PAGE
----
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This story first appeared in the May 23 issue of The Hollywood Reporter magazine.
Alarm bells are ringing about California losing billions of dollars in film production each year. But the only proposed solution so far is a pending bill seeking to engage in an arms race with other states to give away the most tax credits before going bankrupt. The California Legislative Analyst’s Office on May 1 poured cold water all over this approach, questioning its usefulness — and for good reason. Freebie tax credits are just not viable for California because there is a substantial level of production in the state, and it is impossible to distinguish between productions that would shoot here in all events and those that decide on location based on tax credits. Thus, a generous credit ends up being wildly expensive without the ability to gauge its success.
In addition, the tax credit process is wildly inefficient. For example, all state tax credits are funded at some time after production, so the credits are sold or financed for about 80 percent of the face amount of the credits, which means that a full 20 percent of the benefit of the credit is not being used to achieve the intended goal of local film production. Instead, it is going to brokers, lenders or other taxpayers that have nothing to do with film production.
There is a simple alternative that California could adopt that would put it ahead of all other states and actually would make California a profit to boot. Most film companies need cash for production, not a promise of funds at some later date, and they are willing to pay for it. Thus, California should implement a “last out” loan program, with the loan being secured by the film but subordinated to all other secured loans. Here are the advantages:
? Film companies would get cash right up front during production, without having to bother with middlemen, brokers and financiers.
? One hundred percent of the cash would go toward the intended subsidy of local production, rather than giving 20 percent of it to third parties.
? California would be entitled to a financial return on its investment. To have the loan subordinated to other secured lenders is a risky position, but it is a whole lot better than just giving away the cash for free. And California can price for this risk by charging higher interest rates (perhaps in the 15 percent range) and getting a share of profits (perhaps 10 percent). Indeed, there are film funds that make a great return from providing just this form of capital in the form of equity or subordinated loans.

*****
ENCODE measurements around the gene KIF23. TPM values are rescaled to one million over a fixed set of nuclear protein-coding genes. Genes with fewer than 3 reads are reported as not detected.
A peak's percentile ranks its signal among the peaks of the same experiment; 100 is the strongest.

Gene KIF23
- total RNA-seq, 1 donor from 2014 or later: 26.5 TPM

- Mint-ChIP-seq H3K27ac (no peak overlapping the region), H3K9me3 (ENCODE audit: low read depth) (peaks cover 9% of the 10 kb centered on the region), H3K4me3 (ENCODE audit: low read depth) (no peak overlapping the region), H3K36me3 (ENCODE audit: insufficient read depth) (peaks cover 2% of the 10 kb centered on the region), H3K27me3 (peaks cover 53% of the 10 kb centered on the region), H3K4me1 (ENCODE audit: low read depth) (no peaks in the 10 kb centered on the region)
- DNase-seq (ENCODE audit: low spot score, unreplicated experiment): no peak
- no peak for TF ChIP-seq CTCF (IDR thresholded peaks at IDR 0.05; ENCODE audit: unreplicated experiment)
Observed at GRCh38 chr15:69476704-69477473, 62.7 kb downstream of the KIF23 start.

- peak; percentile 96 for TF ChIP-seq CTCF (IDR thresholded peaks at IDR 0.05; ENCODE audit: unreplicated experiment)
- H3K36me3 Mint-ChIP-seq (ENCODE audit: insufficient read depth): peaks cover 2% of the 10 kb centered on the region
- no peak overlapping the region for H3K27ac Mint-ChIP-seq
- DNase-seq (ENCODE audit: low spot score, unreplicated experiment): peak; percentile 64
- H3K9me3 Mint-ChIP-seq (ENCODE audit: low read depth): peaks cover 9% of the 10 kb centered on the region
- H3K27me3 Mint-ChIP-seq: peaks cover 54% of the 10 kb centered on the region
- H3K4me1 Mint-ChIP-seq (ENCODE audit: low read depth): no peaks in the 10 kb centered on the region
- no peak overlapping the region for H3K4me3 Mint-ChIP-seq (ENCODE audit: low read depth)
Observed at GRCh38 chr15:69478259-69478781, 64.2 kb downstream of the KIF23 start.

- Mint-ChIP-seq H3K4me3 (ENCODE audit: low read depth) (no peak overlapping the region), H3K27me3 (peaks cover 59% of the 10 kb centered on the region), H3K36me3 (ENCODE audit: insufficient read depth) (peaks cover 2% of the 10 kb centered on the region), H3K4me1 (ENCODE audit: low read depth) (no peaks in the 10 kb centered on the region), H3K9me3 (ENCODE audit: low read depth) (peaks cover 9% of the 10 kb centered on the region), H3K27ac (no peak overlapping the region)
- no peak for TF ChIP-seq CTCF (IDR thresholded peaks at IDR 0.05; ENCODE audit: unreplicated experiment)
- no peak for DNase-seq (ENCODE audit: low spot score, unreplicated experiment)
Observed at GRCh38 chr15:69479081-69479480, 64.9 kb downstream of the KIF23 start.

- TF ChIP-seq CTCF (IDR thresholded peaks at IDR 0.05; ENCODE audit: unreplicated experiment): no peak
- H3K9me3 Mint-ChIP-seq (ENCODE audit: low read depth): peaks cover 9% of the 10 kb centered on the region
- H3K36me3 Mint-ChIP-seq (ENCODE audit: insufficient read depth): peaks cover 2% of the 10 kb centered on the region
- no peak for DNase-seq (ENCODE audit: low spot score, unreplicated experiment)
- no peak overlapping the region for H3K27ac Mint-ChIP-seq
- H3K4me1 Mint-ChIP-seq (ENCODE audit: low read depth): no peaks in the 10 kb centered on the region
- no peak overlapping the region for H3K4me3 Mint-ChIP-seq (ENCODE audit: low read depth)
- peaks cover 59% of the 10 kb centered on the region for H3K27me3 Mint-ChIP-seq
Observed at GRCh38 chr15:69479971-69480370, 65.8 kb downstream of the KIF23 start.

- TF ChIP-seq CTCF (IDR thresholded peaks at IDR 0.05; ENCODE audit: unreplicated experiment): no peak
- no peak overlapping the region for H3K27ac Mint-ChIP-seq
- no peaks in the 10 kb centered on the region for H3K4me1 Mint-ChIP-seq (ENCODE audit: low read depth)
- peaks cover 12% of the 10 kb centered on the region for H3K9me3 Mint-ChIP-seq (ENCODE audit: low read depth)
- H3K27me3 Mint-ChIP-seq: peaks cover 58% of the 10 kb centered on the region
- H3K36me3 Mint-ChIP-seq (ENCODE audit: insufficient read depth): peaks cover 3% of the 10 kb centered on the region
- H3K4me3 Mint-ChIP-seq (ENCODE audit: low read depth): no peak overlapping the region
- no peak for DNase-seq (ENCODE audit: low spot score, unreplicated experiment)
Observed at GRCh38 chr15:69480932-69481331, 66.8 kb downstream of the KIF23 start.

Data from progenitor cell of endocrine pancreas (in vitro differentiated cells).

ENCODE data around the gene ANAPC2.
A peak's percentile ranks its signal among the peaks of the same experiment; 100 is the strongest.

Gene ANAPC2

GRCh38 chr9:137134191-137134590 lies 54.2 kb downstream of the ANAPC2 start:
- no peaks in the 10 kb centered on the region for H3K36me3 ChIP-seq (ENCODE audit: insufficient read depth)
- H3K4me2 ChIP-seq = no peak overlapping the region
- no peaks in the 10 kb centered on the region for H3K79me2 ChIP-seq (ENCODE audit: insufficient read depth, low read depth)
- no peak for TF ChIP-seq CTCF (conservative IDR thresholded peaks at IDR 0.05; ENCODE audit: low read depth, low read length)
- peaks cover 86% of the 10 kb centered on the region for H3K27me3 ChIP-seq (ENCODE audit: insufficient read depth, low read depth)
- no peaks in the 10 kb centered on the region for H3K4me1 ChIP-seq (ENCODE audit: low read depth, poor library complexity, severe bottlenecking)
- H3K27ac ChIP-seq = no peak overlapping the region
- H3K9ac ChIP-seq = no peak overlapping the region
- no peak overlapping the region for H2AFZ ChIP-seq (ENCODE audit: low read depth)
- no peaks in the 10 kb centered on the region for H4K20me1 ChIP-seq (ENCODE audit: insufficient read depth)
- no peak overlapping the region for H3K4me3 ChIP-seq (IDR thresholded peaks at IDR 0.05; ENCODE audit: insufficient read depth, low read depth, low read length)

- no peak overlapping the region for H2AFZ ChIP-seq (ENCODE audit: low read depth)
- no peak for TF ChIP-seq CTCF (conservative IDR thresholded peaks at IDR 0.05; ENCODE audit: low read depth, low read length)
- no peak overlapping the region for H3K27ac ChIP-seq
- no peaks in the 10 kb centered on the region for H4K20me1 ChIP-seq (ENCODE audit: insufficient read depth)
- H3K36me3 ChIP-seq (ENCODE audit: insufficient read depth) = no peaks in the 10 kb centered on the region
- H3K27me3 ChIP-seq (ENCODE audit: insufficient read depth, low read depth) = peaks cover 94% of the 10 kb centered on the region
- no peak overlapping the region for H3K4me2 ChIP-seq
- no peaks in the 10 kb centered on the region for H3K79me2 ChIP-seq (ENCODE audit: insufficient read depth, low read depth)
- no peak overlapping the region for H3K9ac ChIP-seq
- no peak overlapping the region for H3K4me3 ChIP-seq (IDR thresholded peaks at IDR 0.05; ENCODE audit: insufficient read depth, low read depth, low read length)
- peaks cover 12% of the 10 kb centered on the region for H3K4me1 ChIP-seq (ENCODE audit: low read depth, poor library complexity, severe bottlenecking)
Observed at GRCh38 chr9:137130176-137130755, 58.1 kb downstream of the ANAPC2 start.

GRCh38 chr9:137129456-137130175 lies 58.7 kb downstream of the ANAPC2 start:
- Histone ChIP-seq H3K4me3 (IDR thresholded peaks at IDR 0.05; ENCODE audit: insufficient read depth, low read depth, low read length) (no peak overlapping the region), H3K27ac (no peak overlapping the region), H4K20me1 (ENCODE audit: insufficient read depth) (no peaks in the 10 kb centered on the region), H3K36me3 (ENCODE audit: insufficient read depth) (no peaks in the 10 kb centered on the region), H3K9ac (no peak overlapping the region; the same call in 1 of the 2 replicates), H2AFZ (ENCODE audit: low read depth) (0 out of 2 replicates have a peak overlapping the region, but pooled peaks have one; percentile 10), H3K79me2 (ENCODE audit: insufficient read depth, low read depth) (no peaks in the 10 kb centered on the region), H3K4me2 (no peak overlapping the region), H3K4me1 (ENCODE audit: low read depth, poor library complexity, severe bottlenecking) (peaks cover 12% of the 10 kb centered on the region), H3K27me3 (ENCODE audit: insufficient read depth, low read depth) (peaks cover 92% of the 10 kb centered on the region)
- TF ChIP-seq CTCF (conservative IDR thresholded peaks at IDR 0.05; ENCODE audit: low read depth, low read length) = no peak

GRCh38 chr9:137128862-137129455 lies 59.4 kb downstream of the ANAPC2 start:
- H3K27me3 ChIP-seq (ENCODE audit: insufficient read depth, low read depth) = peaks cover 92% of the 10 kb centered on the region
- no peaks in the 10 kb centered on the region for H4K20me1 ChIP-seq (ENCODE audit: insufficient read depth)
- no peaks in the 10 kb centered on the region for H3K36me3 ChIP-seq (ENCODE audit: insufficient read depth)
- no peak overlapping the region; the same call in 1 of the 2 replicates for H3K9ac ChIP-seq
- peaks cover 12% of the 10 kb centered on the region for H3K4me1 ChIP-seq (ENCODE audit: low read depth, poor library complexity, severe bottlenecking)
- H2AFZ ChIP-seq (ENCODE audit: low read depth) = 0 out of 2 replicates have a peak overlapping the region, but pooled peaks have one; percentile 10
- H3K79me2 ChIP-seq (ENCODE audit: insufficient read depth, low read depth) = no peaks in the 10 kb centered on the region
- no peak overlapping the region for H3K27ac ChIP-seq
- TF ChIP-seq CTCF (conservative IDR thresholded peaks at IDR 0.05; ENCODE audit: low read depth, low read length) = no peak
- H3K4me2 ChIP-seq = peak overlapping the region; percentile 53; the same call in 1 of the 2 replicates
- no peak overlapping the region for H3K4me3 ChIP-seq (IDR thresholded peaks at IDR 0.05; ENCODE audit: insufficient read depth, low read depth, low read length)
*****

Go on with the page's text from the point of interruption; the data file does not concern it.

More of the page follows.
? The loans would not show up as an expenditure or reduction of tax revenue on the state’s books.
If California provided just 20 percent of the budget of a film in this manner (which is less than the common practice of credits in the range of 30 percent), film companies (in particular, independent film companies) would line up to shoot here, since they would get 100 percent of the benefit and would get it in the form of cash. Most film companies are more than happy to provide an economic return to whomever supplies the last 20 percent of the budget up front during production, since that is the hardest capital to come by and is often the difference between a film and no film.
This approach would require California to undertake some discretion on film selection and to impose underwriting criteria, but the process could be relatively loose as long as the film meets the requirements now imposed to obtain tax credits, since California has nothing to lose compared with the current program and much to gain. It would not be that difficult to make sure that the film company is doing what it promised, and completion bond companies would no doubt be glad to make sure that they do for a relatively small fee.
This approach would permit California to compete with other states without significantly impacting its bottom line. The plan would revitalize film financing and provide a sustainable framework for subsidizing film production in the state.
Schuyler Moore is a film finance attorney at Stroock.
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